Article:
6. Influencing factors

Most epidemiological studies have only used the average amount of alcohol consumed (over a week or month) as the measure of exposure, however, other factors play an important role in the health outcome. i.e. Regular moderate consumers of alcoholic beverages had considerable health advantages compared to binge drinkers, even though they consumed on average the same amount.

  • Drinking pattern (moderate, regular vs. binge drinking)
  • Drinking with the meals
  • Alternate wine with water
  • The famous advice of Serge Renaud is: “You drink water, but you sip wine”.

 

7. Underreporting

An important problem of observational studies is “under-reporting” of alcohol intake. This subsequently affects the J-curve. When “under-reporters” are removed from the study analysis, the curve shifts to the right, which means that the lowest risk of moderate drinkers is actually related to a higher amount of alcohol intake and the increased risk starts at a higher dosage.

 

8. Moderate wine consumption within a healthy lifestyle

Light to moderate consumption of wine/alcoholic beverages should be considered only one component of lifestyle factors related to health. The most important aspects are:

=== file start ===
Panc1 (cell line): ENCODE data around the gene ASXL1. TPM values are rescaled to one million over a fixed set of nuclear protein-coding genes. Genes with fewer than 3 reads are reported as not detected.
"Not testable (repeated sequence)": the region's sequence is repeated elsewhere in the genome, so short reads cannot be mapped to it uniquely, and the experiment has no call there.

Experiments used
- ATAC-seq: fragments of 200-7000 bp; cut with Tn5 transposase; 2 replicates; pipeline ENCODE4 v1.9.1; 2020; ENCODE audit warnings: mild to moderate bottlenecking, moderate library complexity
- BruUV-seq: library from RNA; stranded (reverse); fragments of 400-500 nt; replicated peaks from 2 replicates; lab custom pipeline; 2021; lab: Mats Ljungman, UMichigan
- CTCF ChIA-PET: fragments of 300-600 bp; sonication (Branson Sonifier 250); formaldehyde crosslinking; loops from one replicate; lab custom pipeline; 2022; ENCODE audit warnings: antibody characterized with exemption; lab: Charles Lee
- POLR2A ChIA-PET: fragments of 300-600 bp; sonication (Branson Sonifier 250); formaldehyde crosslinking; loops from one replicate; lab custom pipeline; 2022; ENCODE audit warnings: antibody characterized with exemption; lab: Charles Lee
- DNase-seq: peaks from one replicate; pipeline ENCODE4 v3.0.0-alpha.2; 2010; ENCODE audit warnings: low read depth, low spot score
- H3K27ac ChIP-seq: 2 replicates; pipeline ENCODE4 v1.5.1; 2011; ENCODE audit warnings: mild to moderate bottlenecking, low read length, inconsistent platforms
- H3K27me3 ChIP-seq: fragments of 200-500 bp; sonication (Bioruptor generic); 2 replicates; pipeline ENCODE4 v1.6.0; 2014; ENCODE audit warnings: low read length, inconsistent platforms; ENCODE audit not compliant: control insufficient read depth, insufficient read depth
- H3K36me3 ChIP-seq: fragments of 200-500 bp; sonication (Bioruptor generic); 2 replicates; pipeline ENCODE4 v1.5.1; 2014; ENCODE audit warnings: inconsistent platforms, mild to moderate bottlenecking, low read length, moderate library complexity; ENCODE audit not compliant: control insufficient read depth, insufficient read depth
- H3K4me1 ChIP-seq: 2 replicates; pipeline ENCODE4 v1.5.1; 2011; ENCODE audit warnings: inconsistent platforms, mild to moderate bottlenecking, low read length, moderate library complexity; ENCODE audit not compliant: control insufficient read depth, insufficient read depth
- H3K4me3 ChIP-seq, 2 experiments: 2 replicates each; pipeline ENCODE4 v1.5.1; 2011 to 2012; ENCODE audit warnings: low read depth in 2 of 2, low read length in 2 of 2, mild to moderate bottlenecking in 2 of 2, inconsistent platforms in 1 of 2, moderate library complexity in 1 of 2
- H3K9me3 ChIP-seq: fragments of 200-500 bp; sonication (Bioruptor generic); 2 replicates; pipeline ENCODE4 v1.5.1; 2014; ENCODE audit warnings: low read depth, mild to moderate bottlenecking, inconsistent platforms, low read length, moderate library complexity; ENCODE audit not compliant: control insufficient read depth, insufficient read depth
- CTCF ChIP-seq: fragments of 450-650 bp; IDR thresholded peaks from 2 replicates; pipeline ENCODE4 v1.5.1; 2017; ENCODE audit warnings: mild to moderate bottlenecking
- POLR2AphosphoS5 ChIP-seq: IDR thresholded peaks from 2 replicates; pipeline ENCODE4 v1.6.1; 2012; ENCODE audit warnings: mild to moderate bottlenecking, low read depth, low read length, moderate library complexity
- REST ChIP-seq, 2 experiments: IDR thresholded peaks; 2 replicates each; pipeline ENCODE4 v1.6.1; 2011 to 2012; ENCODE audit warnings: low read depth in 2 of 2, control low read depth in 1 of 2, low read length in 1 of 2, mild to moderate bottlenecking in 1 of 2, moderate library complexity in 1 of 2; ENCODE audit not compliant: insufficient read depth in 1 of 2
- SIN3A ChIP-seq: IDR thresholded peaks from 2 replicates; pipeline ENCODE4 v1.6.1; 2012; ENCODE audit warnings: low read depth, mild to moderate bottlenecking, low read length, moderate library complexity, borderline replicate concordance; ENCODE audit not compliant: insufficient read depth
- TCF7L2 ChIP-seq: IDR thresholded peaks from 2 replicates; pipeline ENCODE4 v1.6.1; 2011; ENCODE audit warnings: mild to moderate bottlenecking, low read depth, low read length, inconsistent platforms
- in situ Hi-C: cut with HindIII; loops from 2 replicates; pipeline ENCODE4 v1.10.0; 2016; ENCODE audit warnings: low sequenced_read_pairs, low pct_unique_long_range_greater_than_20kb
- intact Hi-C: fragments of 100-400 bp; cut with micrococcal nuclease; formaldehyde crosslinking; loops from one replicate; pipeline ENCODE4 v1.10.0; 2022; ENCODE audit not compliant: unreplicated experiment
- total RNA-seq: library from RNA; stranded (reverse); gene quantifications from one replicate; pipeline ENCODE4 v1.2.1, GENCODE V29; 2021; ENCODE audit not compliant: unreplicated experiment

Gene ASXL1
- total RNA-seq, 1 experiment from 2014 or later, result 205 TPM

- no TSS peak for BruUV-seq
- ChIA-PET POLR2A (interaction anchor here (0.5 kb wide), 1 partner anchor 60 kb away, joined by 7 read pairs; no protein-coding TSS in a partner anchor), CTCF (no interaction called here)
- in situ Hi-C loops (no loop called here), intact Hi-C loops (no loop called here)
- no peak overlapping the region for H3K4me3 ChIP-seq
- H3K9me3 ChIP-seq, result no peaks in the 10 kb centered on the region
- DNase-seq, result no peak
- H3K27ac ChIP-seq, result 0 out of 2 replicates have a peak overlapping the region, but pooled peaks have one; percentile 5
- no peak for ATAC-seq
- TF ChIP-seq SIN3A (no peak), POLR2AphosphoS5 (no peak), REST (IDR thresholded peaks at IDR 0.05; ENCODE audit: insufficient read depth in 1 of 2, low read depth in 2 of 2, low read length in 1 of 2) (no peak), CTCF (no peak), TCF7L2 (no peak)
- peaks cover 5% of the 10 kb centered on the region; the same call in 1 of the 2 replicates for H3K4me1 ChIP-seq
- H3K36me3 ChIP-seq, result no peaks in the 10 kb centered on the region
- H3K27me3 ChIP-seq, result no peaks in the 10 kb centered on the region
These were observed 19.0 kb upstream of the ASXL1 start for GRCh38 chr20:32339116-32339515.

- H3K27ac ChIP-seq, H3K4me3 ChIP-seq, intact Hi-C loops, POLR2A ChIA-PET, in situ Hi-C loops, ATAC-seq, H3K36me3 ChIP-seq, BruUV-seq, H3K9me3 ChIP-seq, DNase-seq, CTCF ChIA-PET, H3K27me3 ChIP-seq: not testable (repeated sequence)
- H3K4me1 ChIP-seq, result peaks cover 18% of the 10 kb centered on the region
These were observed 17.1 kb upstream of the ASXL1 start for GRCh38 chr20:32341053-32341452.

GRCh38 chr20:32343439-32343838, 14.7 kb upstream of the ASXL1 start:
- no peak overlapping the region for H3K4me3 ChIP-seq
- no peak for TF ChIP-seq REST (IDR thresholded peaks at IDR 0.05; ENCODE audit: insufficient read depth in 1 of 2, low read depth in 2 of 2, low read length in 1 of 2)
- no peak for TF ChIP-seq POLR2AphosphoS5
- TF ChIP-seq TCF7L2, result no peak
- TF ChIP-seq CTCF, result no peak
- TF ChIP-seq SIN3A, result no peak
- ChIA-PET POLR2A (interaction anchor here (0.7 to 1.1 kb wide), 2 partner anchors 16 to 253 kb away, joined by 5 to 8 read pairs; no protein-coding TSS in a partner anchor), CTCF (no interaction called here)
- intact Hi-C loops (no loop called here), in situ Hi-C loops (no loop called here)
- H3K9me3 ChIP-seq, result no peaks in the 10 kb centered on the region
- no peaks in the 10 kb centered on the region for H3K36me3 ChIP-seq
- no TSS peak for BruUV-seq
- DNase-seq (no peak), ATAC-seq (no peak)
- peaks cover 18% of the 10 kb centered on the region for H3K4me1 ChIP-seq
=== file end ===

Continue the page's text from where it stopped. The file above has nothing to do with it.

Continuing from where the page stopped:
• Don’t smoke
  • Maintain a normal body weight (avoid becoming obese)
  • Exercise regularly
  • Eat a healthy diet (e.g., a Mediterranean-type diet)
  • Consume alcoholic beverages moderately and regularly with food, unless contraindicated

These lifestyle factors contribute not only to a longer life expectancy but also a longer life free of chronic diseases.

 

9. Sick-quitters

Earlier studies included ex-drinkers in the non-drinking reference/control group that may have artificially increased the risk of disease for “current abstainers”, thus, confounding the J-shaped curve and negating a protective relationship with moderate drinking. However, more recent studies have corrected this flaw and when including only lifetime abstainers in the non-drinking category, a similar J-shaped curve was found and disproved the so called “sick-quitters” hypothesis.

BACKGROUND & AIMS: Managing alcohol consumption may be an effective way of preventing hypertension, which is an important modifiable risk factor for cardiovascular diseases. However, there is little evidence on the temporal relationship between alcohol consumption and incidence of hypertension. We investigated the prospective association between repeated measures of alcohol consumption and hypertension incidence among Korean adults aged 40 and over. METHODS: This study included a total of 4989 participants that were not taking antihypertensive drugs and had normal blood pressure (BP) (systolic < 140 mmHg and diastolic < 90 mmHg). We used three measures of alcohol consumption (baseline, most recent, and average) as exposures and compared the three approaches. Using a modified Poisson regression model with a robust error…